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June 13, 2006

RoboDoc

Roboandme Last night Mary and I went to a reception – actually a fundraiser – for a robot. I’m the one in the tux; he’s the tall one with all the arms.  His name is da Vinci and you can buy one of his clones from Intuitive Surgical for about $2 million.  He’d be cheap at twice the price.

Robots like da Vinci are already disrupting the traditional practice of medicine with very positive results both for patients and those docs and hospitals who are employing the technology.

Actually, “robot” is somewhat of a misnomer.  Da Vinci doesn’t operate autonomously; he is a tool used by a surgeon to perform operations. Da Vinci’s incredible articulating hands, arms and wrists,  are guided by the surgeons hands and fingers. Da Vinci’s cameras are controlled by the surgeon in the driver’s seat (see Mary in the driver’s seat below) and, since there are separate screens for each eye, the cameras provide the surgeon with a very effective three dimensional image of the inside of the patient.

Marydriving

The three major advantages of da Vinci use so far are tiny incisions, great visibility inside the patient, and the ability to do “scaled” operations – a one inch move of the surgeon’s hand can be scaled to a tenth of an inch motion by the instrument.

Without a tool like da Vinci, a surgeon has to make a big hole in you so that she can get her wrists inside and so that she can see what she’s doing.  The deeper in you the problem is, the deeper the hole that has to be cut.  Yuk! Recovering from the incision is often more difficult and more dangerous than recovering from the actual repair that was made. Da Vinci only needs a tiny incision to get his pincers in.  The pincers have fiber optic cameras and lights so the little holes provide the doc with visibility as well as access.

The predecessor technology to da Vinci uses the pincers-like tool pictured here and a small television camera for laparoscopic surgery.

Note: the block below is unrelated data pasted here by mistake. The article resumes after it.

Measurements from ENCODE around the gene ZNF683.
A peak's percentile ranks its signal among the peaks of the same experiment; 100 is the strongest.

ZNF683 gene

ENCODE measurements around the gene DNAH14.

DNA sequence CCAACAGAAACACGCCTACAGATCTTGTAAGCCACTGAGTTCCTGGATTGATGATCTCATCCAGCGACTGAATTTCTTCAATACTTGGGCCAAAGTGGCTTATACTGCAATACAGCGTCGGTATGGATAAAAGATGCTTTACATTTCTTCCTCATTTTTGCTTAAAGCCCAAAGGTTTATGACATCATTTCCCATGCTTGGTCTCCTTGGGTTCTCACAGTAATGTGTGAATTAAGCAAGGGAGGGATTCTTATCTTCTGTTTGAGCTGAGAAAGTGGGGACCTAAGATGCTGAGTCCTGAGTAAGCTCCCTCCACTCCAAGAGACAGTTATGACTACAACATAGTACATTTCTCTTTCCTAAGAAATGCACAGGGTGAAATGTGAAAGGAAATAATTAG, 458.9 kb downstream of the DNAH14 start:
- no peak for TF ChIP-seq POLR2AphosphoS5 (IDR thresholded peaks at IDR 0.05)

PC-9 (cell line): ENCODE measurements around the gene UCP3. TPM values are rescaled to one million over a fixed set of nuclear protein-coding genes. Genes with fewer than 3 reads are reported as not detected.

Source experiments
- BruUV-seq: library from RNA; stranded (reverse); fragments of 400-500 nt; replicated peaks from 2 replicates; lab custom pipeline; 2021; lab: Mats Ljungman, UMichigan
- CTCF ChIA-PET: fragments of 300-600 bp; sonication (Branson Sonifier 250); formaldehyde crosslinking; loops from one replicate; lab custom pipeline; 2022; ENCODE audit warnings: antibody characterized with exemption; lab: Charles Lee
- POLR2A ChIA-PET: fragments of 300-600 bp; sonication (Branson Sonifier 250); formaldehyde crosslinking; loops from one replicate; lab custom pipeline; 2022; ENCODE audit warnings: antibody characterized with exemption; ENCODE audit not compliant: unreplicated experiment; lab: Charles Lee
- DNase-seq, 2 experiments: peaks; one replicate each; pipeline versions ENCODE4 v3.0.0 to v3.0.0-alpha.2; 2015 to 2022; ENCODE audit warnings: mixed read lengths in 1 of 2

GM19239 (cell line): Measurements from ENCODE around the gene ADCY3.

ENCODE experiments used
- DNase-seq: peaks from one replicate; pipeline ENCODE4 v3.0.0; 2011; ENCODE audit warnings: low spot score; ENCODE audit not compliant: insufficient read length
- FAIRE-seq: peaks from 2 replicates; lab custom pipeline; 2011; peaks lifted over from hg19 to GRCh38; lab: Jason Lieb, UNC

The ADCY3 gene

Pincers

The instrument provides approximately three times scaling of the surgeon’s movement and the surgeon operates by watching a two dimensional image on a TV screen.  Very twentieth century.  As part of our test drive of da Vinci, the demonstrator switched it from two dimensional to three dimensional mode.  Incredible difference.  I was instantly ready to try some DIYS brain surgery.

The scaling allows tiny repairs of tiny things – mitral valves for example.  And no need to saw open the breastbone to get at the heart.  Even the valves of babies or fetuses are operable with da Vinci.  Prostate surgery can be done more precisely with less risk of incontinence or impotence; myomectomies can often be substituted for hysterectomies.  When a hysterectomy is needed, use of da Vinci makes it minimally invasive and less risky.

It’s all cool engineering but some of the features are enough to make any nerd sit up and take notice.  My favorite: an infrared beam scans the doc’s eyes in the scope.  If the eyes move away, all motion of the robotic arms is frozen.  So someone says “hey, Doc” and the doc looks up.  “The Met’s won again.” No danger that his twitch of delight will snip something off inside the patient.

In the current setup, the controls, the rack of equipment, and da Vinci and the patient are all within a few feet of each other as you see here. 

Broadview

You don’t need to be a futurist to understand that the communication between the surgeon and da Vinci is all electronic.  The doc could be half way around the world (as long as no geostationary satellites are in the data path).

The ability to remote robots surgeons may well turn out to the most disruptive aspect of this technology.  It’s an unquestioned good that the most capable surgeon for a particular operation will be able to operate on patients anywhere from anywhere (licensing permitting).  It is inevitable, says I, that this will also lead to international outsourcing of medical operations after a huge fight to prevent this through application of obsolete local licensing rules.  A very real question we will have to deal with is how should licensing and liability work when surgery is done remotely and internationally.

My guess is that Andy Kessler will have something to say about all this in his about to be published book The End of Medicine.

But meanwhile Vermont is one of the three states in the country without this capability.  Hence the fund raiser.  It was sponsored by Dr. Samuel Trotter who’s Chief of Urology at Vermont’s Fletcher Allen Health Care and Dr. Richard Daum who’s an Attending Physician in Cardiology and Medicine there as well as my doctor (see this post).  Dr. Melinda Estes, President and CEO of Fletcher Allen, talked persuasively not only of the immediate benefits to patients of having one of these here but also of the better job Fletcher Allen can do as both a teaching and a research hospital if it has current equipment.

I’m convinced.

Full disclosure:  I currently have both a prostate and mitral valves. Who knows?

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